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Storm reveals our local preparedness

Neighbors and agencies pull together to weather snow, floods and power outages

While the snow was piling up in Portola, Quincy residents watched flakes fall from the sky only to be washed away. While waters flooded Indian Valley roads and cut off one of its towns, Almanor Basin residents sighed with relief that they were relatively unfazed. Snow, rain and flooding hopscotched across the county, but every one at some point fell victim to power outages — some more severe than others.

It’s time like these, when the roughly 20,000 of us spread across 2,600 square miles at elevations from 3,209 to 8,343 feet, who reside river front and on mountain tops, realize that we aren’t in this alone.

There are stories across the county of neighbors helping neighbors, and of agencies — private and public — going above and beyond to help residents survive the first major storm of 2017. It really doesn’t matter the season, that same attitude of “we’re in this together” plays out whether it’s a snowstorm, a flood or a fire.

In last week’s editorial, we addressed a two-part article by Plumas County Search and Rescue to recruit new members. (The second part is published in this week’s newspaper.) As part of that opinion piece, we lauded the various emergency response agencies that routinely, as part of their job or as volunteers, work to ensure the safety of residents and visitors.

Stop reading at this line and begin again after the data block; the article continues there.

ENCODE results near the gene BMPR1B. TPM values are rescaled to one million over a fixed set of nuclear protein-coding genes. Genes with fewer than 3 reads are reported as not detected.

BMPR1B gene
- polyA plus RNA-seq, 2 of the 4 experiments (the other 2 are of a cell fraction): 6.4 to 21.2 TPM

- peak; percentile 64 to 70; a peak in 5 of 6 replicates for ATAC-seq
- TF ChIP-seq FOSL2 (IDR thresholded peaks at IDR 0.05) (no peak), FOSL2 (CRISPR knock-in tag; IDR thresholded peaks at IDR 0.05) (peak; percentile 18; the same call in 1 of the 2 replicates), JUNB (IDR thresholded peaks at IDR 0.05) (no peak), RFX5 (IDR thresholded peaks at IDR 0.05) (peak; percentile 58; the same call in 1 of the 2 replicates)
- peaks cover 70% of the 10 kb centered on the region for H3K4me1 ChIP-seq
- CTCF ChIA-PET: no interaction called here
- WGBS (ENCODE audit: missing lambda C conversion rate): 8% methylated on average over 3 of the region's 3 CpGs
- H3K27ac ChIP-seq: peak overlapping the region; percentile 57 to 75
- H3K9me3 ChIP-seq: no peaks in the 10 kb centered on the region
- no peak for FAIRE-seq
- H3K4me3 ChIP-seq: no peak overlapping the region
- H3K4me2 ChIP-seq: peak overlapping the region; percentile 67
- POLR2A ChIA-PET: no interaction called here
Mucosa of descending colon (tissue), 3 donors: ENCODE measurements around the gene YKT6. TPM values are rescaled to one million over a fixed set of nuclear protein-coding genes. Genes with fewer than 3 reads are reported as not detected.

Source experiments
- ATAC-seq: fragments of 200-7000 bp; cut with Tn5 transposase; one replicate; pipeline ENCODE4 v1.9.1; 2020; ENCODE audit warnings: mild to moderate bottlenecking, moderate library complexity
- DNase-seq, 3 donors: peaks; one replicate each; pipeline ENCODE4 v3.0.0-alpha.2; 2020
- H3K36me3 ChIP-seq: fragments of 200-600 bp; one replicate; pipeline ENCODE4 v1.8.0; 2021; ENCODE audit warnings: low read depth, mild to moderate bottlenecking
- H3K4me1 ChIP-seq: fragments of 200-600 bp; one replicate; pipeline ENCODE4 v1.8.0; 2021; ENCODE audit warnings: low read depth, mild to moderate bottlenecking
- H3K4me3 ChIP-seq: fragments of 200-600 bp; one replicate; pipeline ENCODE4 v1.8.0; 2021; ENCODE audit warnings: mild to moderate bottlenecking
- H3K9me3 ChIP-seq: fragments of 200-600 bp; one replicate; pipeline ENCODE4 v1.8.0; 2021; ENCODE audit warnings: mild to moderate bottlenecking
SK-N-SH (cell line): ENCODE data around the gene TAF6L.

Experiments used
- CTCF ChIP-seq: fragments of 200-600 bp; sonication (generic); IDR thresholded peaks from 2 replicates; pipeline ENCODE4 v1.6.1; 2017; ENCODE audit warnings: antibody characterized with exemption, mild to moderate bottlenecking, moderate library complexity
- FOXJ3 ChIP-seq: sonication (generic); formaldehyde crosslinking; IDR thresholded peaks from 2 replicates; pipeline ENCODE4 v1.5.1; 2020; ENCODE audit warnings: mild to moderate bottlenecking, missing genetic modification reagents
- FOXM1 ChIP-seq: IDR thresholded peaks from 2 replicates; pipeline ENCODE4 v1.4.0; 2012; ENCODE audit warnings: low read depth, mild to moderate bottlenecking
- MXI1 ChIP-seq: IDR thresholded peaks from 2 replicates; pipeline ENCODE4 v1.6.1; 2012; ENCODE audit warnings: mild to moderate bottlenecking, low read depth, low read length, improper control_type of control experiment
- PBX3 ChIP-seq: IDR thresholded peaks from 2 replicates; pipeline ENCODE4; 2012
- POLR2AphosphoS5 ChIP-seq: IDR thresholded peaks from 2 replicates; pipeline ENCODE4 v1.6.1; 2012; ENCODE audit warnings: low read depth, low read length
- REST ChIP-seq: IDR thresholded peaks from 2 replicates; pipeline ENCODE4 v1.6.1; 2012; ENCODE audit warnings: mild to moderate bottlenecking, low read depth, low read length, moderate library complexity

It’s that very spirit of cooperation that Sheriff Greg Hagwood, who is also the county’s director of the Office of Emergency Services, lauded before the Board of Supervisors last week and in an interview with this newspaper.

“Communication and cooperation between agencies is our strength,” Hagwood said and pointed to the communication between his office and the supervisors, public works, local fire departments, the CHP and other state and local agencies.

The first storm of 2017 also revealed areas that need improvement such as identifying people throughout the county with special medical needs, updating equipment such as backup generators, and developing a platform on social media for the sheriff to “put out accurate information in real time.” He said the latter would benefit not only local residents, but those from outside of the area who have second homes here or friends and family.

The first storm of 2017 reminded long-time residents about how winters used to be and served as a wake-up call for newcomers about the challenges Mother Nature can bring. As the storm approached, residents were encouraged to stock up on food and bottled water, fill their gas tanks, charge their devices, clear drainage areas, and just generally prepare to survive for up to three or four days on their own. Take the time between storms to replenish supplies and evaluate what you could have done differently or what you might have needed, but didn’t have.

If we all do our part to be prepared, we will be in a position to help our neighbors and free up emergency responders to help others. This last storm is a great reminder that we are all in this together.

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